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Radiological Cases of the Month

Gregory M. Glenn, MD; Gary T. Vallier, MD; R. Dorn, MD; J. Copp, MD; Beverly P. Wood, MD
Am J Dis Child. 1993;147(7):787-788. doi:10.1001/archpedi.1993.02160310089025.
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This 14-year-old girl was moving sound equipment for a stage band when a 180-kg rectangular trunk fell from the vertical position and struck the dorsum of her right foot. She was seen the following morning at the pediatric clinic. There was point tenderness on the dorsum of the right foot at the base of the third and fourth metatarsals, minimal erythema, bruising, and swelling. Her range of motion was intact, but with pain on dorsiflexion. The pedal pulse was strong, and sensation normal. Roentgenograms were normal. She walked with moderate difficulty and was instructed to minimize use of the foot and to use analgesics.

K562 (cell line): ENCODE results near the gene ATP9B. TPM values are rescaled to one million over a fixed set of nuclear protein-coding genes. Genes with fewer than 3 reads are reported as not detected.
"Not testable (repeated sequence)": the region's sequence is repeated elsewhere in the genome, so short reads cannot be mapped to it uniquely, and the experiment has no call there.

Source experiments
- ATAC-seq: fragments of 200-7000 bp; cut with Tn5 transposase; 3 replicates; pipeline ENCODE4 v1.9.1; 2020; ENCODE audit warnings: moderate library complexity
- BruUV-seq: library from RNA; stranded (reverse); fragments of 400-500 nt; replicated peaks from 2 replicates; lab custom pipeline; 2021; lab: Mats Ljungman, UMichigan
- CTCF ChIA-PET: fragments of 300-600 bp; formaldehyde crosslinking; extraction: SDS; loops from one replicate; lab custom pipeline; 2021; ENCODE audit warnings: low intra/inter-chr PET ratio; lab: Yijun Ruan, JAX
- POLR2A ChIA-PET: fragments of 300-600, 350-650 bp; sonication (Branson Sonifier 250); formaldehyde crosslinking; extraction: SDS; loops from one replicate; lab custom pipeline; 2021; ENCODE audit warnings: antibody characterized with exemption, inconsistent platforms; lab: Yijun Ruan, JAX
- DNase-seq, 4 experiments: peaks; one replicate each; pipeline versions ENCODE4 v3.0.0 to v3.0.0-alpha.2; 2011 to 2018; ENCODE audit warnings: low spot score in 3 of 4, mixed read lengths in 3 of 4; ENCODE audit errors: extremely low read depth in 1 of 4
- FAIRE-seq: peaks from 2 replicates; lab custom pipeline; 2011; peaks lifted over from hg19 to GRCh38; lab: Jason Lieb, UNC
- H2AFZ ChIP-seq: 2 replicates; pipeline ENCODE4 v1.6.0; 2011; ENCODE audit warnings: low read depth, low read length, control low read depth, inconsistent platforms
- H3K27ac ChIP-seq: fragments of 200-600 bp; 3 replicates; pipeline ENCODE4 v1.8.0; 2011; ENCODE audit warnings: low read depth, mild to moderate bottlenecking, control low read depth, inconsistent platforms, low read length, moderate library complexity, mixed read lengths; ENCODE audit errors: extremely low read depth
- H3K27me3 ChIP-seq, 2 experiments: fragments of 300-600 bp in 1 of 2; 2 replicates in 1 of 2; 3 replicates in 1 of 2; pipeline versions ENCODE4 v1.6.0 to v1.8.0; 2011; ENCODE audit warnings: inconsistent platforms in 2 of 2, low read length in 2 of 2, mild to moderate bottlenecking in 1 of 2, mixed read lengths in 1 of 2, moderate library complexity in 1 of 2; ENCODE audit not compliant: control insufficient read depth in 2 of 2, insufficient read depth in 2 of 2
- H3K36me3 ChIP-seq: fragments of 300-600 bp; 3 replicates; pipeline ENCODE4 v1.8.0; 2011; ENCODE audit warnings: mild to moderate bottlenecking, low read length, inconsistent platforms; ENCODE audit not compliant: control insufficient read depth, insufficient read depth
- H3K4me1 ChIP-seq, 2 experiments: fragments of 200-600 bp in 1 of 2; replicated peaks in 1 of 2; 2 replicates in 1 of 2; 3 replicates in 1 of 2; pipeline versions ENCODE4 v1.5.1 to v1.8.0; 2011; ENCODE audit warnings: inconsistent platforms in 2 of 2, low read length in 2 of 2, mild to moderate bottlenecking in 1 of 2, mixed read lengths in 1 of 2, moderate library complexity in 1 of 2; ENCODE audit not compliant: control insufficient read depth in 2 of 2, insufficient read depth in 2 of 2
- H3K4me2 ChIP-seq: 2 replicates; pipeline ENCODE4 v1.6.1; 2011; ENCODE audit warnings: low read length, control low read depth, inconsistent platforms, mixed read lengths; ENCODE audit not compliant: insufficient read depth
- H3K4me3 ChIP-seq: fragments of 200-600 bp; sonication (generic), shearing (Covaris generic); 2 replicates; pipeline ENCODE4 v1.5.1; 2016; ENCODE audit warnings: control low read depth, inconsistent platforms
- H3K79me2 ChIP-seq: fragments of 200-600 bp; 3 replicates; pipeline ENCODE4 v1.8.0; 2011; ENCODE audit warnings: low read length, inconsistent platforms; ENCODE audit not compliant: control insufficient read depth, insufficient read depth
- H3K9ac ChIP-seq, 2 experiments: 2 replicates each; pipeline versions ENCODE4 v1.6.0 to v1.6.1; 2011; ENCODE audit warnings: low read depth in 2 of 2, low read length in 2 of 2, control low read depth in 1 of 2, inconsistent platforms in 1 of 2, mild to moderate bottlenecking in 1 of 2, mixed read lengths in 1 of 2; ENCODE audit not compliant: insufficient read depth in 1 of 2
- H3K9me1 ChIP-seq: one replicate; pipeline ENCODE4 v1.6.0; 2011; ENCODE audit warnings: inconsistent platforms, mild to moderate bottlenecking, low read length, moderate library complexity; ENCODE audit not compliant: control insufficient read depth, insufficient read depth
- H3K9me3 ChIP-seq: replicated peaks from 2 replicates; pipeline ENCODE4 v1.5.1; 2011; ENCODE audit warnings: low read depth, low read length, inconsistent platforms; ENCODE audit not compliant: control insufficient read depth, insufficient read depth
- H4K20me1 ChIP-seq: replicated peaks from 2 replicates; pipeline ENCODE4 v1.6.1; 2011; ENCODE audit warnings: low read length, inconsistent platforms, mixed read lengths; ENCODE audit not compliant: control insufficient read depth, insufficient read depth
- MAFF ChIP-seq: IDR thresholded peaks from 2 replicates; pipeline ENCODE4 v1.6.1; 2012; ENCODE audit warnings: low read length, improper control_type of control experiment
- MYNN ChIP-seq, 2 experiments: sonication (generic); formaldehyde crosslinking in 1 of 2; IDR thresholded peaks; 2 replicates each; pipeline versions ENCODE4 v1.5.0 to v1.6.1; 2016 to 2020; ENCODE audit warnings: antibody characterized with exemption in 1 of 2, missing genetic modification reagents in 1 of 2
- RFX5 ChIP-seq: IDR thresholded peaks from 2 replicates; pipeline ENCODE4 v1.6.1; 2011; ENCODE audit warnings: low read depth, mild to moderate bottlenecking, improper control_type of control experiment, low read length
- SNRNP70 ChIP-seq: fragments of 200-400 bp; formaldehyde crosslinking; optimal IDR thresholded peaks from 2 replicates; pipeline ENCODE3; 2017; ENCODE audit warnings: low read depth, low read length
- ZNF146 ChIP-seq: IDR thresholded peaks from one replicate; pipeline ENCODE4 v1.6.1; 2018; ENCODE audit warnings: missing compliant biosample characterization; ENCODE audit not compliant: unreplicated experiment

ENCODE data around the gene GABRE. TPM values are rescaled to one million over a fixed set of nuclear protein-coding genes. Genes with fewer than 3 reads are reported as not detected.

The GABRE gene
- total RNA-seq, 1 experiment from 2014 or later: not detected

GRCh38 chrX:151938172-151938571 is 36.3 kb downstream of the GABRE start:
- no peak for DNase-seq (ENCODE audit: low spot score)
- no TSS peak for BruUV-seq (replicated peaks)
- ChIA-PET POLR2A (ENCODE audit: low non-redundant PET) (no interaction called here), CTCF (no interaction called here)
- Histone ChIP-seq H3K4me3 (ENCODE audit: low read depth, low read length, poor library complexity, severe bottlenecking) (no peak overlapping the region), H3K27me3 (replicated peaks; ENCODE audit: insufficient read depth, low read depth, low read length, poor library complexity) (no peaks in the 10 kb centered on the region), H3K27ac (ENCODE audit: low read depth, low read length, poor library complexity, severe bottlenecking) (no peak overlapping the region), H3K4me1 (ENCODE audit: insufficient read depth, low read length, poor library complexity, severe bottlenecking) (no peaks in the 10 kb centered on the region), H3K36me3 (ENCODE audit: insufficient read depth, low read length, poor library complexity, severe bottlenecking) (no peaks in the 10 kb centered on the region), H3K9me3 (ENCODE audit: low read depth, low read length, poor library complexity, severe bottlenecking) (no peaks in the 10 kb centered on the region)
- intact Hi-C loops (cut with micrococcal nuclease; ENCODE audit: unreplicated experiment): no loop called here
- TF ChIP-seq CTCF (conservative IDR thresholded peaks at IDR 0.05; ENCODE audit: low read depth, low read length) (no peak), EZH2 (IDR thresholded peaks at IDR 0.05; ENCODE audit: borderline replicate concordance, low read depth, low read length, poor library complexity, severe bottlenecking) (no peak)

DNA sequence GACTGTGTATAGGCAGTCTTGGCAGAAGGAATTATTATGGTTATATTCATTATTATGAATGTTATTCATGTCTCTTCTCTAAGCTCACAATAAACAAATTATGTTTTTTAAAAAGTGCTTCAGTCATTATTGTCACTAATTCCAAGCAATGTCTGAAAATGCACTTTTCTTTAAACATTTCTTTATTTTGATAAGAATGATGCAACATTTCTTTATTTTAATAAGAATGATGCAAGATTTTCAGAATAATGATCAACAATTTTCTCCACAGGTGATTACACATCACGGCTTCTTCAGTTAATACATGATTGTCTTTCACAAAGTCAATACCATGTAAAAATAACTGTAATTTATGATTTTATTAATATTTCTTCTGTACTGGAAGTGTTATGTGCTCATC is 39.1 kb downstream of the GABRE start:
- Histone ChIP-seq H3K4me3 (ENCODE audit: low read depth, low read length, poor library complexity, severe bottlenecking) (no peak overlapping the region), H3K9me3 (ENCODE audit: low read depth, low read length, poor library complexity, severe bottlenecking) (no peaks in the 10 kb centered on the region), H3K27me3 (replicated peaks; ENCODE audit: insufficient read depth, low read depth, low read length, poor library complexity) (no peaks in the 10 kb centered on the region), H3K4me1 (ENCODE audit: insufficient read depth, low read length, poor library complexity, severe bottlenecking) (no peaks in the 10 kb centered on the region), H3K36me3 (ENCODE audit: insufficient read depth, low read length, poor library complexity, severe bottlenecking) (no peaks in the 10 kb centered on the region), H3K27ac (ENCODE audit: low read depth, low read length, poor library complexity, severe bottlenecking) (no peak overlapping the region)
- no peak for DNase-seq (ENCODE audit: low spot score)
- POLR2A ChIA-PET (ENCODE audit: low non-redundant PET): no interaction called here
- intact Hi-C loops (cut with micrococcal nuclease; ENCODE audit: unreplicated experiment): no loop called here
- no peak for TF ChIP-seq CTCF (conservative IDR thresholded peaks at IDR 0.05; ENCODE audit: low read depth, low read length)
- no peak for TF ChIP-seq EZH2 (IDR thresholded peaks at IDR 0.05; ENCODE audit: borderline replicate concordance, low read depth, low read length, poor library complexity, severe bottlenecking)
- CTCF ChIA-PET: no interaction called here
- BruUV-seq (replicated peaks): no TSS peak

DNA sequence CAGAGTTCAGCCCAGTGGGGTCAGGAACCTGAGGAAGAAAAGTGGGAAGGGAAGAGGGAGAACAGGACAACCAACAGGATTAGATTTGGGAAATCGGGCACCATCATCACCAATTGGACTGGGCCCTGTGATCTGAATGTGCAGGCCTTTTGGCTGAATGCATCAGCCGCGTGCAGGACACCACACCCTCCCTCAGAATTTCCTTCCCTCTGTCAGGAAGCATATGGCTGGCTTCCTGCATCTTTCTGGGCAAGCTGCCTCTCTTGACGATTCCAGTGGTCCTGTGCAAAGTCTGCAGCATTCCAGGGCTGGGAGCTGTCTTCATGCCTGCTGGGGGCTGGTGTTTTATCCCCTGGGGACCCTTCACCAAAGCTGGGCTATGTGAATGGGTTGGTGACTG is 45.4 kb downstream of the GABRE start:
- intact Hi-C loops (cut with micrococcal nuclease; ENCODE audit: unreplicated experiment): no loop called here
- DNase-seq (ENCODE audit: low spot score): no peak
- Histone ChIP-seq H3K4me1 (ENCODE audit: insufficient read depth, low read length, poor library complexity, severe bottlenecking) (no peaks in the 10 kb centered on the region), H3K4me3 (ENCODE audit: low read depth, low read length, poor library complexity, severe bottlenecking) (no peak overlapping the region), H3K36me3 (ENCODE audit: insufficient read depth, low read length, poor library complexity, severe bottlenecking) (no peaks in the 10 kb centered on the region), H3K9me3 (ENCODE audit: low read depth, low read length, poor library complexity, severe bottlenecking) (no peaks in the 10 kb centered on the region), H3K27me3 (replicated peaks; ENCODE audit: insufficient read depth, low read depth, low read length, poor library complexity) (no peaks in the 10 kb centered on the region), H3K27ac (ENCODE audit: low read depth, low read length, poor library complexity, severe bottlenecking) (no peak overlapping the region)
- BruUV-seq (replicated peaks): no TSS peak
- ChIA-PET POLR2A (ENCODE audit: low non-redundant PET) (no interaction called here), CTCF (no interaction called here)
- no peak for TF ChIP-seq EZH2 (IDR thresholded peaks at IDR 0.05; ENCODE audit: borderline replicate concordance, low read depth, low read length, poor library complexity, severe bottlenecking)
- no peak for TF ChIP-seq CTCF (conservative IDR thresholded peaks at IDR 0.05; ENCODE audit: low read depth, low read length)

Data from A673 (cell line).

The next week her clinical condition was unchanged and her foot was immobilized in a cast. Two weeks later the pain persisted and no change was noted on physical examination. Roentgenograms were again obtained and were normal. Inquiries regarding her pain tolerance suggested that her pain


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